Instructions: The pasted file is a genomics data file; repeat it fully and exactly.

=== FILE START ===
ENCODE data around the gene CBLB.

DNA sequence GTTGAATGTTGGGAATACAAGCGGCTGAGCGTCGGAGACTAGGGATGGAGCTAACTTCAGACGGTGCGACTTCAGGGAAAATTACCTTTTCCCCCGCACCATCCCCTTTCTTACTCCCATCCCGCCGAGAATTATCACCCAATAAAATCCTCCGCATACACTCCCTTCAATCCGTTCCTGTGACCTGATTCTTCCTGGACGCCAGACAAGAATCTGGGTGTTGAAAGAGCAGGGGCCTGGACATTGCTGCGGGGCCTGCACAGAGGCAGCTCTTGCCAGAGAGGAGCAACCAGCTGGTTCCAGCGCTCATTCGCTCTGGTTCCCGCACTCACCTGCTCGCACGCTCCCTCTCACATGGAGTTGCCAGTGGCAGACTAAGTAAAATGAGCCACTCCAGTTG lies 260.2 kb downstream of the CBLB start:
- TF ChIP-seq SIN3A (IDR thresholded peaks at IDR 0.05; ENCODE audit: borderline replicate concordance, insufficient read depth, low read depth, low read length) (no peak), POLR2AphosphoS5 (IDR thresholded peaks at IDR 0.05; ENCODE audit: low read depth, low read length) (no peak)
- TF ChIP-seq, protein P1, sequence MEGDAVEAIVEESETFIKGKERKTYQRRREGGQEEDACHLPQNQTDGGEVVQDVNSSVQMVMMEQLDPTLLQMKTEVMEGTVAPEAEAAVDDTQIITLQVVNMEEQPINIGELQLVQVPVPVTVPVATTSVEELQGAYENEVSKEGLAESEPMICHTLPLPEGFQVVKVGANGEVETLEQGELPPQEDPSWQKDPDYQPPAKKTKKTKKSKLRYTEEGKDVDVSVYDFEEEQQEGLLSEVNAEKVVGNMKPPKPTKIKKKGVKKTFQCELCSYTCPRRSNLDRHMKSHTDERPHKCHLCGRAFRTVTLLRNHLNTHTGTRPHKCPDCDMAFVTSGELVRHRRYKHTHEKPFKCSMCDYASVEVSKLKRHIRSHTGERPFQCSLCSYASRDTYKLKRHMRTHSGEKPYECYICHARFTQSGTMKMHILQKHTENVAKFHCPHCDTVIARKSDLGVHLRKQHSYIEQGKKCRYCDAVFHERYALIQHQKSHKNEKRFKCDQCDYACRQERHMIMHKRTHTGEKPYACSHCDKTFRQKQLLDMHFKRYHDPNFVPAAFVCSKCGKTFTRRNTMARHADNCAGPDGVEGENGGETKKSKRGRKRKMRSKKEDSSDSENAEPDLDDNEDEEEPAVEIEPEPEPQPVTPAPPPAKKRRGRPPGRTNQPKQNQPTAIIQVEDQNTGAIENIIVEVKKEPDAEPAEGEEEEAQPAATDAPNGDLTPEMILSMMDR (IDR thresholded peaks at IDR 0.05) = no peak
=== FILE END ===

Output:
ENCODE data around the gene CBLB.

DNA sequence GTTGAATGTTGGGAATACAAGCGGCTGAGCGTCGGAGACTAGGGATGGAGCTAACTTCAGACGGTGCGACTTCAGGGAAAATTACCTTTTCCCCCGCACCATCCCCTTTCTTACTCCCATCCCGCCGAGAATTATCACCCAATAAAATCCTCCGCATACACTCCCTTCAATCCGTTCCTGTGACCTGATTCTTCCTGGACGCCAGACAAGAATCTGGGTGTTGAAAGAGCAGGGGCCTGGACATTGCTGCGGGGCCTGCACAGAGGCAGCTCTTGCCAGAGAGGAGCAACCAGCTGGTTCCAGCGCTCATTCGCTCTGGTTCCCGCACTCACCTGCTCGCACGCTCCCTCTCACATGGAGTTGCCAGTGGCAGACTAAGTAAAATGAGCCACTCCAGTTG lies 260.2 kb downstream of the CBLB start:
- TF ChIP-seq SIN3A (IDR thresholded peaks at IDR 0.05; ENCODE audit: borderline replicate concordance, insufficient read depth, low read depth, low read length) (no peak), POLR2AphosphoS5 (IDR thresholded peaks at IDR 0.05; ENCODE audit: low read depth, low read length) (no peak)
- TF ChIP-seq, protein P1, sequence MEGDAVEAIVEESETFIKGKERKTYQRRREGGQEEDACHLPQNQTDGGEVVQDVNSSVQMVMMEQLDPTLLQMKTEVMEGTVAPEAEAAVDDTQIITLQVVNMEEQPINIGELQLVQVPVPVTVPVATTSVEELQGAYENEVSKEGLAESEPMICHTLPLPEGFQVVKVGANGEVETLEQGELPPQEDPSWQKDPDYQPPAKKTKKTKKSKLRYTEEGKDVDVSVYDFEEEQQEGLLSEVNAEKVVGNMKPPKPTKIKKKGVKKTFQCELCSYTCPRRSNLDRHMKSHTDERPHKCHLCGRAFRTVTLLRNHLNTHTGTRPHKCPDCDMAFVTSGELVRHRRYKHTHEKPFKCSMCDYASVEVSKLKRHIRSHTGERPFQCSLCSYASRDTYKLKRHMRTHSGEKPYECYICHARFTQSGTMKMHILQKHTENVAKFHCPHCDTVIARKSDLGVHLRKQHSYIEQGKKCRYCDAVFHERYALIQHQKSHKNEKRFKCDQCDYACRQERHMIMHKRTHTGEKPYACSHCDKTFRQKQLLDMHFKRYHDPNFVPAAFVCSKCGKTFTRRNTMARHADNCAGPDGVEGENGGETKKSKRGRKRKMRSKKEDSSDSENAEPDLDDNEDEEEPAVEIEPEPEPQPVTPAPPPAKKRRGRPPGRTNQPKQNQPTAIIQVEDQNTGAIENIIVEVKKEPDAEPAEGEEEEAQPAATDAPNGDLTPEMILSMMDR (IDR thresholded peaks at IDR 0.05) = no peak